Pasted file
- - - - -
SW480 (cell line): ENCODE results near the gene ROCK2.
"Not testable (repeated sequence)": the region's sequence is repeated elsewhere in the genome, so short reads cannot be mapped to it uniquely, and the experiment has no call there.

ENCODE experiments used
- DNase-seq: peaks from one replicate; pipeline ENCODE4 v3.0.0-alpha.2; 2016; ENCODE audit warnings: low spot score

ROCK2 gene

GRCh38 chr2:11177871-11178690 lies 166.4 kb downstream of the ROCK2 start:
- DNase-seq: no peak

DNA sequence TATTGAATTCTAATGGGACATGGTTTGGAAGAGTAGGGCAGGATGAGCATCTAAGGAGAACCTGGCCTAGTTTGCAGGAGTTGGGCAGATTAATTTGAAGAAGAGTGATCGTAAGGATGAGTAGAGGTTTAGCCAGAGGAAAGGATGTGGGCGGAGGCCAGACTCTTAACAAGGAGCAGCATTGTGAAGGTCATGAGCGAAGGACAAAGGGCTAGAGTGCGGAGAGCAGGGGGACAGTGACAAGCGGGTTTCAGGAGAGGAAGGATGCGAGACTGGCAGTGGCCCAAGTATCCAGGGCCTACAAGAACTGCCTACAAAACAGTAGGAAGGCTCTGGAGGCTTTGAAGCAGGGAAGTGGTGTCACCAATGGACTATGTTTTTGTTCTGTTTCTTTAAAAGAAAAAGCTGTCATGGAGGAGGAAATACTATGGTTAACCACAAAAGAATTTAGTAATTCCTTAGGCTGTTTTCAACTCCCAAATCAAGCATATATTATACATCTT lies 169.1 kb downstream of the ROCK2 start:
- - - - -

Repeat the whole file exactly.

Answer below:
SW480 (cell line): ENCODE results near the gene ROCK2.
"Not testable (repeated sequence)": the region's sequence is repeated elsewhere in the genome, so short reads cannot be mapped to it uniquely, and the experiment has no call there.

ENCODE experiments used
- DNase-seq: peaks from one replicate; pipeline ENCODE4 v3.0.0-alpha.2; 2016; ENCODE audit warnings: low spot score

ROCK2 gene

GRCh38 chr2:11177871-11178690 lies 166.4 kb downstream of the ROCK2 start:
- DNase-seq: no peak

DNA sequence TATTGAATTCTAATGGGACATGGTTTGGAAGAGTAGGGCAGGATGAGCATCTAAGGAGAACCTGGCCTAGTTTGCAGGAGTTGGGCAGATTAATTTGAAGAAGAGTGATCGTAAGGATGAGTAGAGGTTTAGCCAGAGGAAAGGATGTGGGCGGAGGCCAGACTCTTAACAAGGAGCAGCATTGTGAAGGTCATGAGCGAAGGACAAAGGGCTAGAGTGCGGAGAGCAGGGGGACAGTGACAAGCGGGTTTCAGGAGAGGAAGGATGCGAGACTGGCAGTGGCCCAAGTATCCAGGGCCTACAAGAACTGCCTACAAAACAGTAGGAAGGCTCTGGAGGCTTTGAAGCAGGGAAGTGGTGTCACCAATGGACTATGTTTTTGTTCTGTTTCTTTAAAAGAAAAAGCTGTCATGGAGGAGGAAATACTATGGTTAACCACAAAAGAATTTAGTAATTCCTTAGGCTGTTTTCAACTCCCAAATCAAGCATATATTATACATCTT lies 169.1 kb downstream of the ROCK2 start: